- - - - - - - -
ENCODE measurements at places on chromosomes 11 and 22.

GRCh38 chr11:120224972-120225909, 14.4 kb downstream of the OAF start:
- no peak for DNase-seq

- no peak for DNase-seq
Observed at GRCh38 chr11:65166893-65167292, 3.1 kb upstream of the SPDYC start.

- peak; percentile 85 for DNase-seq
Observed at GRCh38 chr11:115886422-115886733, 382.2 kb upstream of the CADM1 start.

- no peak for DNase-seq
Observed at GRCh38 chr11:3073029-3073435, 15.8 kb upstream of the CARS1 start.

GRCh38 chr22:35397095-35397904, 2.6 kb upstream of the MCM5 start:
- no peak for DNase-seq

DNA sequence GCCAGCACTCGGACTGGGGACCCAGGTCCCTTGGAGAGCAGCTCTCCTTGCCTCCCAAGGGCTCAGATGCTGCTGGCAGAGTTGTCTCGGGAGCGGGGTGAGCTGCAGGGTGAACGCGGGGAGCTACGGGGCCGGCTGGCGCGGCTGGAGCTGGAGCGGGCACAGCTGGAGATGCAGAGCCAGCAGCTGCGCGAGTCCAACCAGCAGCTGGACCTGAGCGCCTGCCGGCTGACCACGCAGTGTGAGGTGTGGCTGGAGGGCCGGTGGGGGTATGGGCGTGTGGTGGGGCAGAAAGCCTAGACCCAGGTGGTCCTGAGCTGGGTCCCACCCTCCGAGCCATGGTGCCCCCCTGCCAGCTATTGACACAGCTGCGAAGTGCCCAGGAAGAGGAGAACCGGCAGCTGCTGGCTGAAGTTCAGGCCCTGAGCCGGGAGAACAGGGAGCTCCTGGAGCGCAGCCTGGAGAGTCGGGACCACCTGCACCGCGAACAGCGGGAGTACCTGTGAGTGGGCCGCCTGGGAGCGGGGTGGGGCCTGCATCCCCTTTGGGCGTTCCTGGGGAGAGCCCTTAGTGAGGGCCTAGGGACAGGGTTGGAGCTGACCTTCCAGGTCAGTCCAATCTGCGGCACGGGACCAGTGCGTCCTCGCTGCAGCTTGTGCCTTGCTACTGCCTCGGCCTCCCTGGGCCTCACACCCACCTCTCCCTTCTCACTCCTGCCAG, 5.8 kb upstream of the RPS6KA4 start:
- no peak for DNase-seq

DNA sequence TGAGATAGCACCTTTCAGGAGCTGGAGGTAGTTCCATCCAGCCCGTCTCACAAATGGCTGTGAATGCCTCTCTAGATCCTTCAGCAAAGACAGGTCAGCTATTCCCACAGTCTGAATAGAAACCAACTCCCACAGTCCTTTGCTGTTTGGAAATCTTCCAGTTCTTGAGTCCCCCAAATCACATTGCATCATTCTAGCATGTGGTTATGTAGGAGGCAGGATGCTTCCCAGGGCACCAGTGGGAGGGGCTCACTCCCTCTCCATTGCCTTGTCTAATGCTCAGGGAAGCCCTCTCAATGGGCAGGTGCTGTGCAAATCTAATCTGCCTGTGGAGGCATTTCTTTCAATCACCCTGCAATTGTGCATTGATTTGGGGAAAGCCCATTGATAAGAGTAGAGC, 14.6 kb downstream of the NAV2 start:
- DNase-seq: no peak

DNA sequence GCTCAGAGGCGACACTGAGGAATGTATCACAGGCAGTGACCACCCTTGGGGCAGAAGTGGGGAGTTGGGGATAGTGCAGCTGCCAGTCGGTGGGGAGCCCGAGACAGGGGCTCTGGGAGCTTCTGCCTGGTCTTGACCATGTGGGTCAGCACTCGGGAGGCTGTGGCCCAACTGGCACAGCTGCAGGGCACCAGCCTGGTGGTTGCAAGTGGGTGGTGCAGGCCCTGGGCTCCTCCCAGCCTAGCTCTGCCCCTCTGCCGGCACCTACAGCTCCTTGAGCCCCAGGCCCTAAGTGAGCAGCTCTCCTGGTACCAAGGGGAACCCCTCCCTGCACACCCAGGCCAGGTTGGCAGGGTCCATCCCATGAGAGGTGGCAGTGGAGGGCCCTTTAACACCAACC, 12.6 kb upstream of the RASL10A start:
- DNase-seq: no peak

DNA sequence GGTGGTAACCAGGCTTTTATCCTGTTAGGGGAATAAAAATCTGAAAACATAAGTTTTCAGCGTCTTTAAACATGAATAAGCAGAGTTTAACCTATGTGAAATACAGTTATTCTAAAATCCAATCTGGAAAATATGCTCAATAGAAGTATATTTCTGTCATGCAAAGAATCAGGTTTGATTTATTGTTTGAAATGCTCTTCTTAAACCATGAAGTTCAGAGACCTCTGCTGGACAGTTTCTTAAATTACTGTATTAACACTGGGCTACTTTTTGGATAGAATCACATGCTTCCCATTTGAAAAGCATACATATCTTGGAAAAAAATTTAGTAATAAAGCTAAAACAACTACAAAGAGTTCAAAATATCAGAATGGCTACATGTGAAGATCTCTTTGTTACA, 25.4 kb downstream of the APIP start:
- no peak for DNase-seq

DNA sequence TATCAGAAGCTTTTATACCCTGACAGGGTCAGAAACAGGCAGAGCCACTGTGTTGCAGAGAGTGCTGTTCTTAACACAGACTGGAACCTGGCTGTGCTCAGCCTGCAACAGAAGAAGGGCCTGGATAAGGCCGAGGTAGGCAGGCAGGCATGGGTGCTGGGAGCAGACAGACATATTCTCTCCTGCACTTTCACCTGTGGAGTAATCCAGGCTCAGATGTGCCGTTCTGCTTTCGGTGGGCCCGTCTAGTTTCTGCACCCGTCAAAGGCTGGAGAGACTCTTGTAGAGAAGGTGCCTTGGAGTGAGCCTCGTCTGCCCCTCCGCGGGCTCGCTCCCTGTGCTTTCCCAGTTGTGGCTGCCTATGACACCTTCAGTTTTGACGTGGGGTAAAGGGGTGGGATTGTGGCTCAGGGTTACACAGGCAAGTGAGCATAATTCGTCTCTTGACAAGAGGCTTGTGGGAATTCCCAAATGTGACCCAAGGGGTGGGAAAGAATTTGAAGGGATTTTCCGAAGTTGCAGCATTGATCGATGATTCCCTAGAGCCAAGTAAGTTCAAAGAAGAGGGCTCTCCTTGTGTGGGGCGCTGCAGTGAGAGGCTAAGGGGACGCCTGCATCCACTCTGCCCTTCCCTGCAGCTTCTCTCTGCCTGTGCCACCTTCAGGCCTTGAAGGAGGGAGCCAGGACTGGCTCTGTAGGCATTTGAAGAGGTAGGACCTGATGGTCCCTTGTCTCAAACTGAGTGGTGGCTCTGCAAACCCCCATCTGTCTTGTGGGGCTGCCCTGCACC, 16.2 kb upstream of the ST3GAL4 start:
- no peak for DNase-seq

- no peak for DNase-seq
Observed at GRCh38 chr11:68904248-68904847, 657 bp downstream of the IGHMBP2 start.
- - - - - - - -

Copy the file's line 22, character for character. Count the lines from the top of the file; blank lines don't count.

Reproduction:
- no peak for DNase-seq